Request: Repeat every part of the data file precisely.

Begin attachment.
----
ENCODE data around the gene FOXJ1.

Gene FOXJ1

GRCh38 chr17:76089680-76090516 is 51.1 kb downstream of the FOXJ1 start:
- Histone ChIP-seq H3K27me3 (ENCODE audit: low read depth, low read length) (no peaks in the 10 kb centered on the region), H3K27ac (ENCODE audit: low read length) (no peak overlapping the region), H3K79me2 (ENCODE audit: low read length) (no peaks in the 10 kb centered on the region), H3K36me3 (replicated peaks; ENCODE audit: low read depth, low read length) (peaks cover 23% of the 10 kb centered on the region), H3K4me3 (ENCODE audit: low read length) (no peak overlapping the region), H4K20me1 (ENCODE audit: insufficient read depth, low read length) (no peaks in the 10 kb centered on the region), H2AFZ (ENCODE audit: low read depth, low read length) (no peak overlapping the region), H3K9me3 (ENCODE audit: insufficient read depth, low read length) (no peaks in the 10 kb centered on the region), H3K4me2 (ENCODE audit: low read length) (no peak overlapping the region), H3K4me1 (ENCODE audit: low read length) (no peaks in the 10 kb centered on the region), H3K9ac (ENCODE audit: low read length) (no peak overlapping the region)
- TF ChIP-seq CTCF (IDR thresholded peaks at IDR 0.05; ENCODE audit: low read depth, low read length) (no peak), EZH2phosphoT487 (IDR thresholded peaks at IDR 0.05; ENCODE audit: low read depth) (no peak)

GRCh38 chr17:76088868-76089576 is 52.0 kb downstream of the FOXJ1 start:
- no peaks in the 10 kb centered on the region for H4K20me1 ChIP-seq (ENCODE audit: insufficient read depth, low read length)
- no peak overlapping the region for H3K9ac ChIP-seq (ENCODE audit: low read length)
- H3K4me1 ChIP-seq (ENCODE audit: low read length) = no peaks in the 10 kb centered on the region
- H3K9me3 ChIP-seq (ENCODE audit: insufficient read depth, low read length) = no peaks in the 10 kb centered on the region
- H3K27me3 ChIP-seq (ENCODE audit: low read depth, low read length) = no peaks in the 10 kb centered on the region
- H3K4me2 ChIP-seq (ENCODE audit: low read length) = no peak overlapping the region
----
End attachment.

ENCODE data around the gene FOXJ1.

Gene FOXJ1

GRCh38 chr17:76089680-76090516 is 51.1 kb downstream of the FOXJ1 start:
- Histone ChIP-seq H3K27me3 (ENCODE audit: low read depth, low read length) (no peaks in the 10 kb centered on the region), H3K27ac (ENCODE audit: low read length) (no peak overlapping the region), H3K79me2 (ENCODE audit: low read length) (no peaks in the 10 kb centered on the region), H3K36me3 (replicated peaks; ENCODE audit: low read depth, low read length) (peaks cover 23% of the 10 kb centered on the region), H3K4me3 (ENCODE audit: low read length) (no peak overlapping the region), H4K20me1 (ENCODE audit: insufficient read depth, low read length) (no peaks in the 10 kb centered on the region), H2AFZ (ENCODE audit: low read depth, low read length) (no peak overlapping the region), H3K9me3 (ENCODE audit: insufficient read depth, low read length) (no peaks in the 10 kb centered on the region), H3K4me2 (ENCODE audit: low read length) (no peak overlapping the region), H3K4me1 (ENCODE audit: low read length) (no peaks in the 10 kb centered on the region), H3K9ac (ENCODE audit: low read length) (no peak overlapping the region)
- TF ChIP-seq CTCF (IDR thresholded peaks at IDR 0.05; ENCODE audit: low read depth, low read length) (no peak), EZH2phosphoT487 (IDR thresholded peaks at IDR 0.05; ENCODE audit: low read depth) (no peak)

GRCh38 chr17:76088868-76089576 is 52.0 kb downstream of the FOXJ1 start:
- no peaks in the 10 kb centered on the region for H4K20me1 ChIP-seq (ENCODE audit: insufficient read depth, low read length)
- no peak overlapping the region for H3K9ac ChIP-seq (ENCODE audit: low read length)
- H3K4me1 ChIP-seq (ENCODE audit: low read length) = no peaks in the 10 kb centered on the region
- H3K9me3 ChIP-seq (ENCODE audit: insufficient read depth, low read length) = no peaks in the 10 kb centered on the region
- H3K27me3 ChIP-seq (ENCODE audit: low read depth, low read length) = no peaks in the 10 kb centered on the region
- H3K4me2 ChIP-seq (ENCODE audit: low read length) = no peak overlapping the region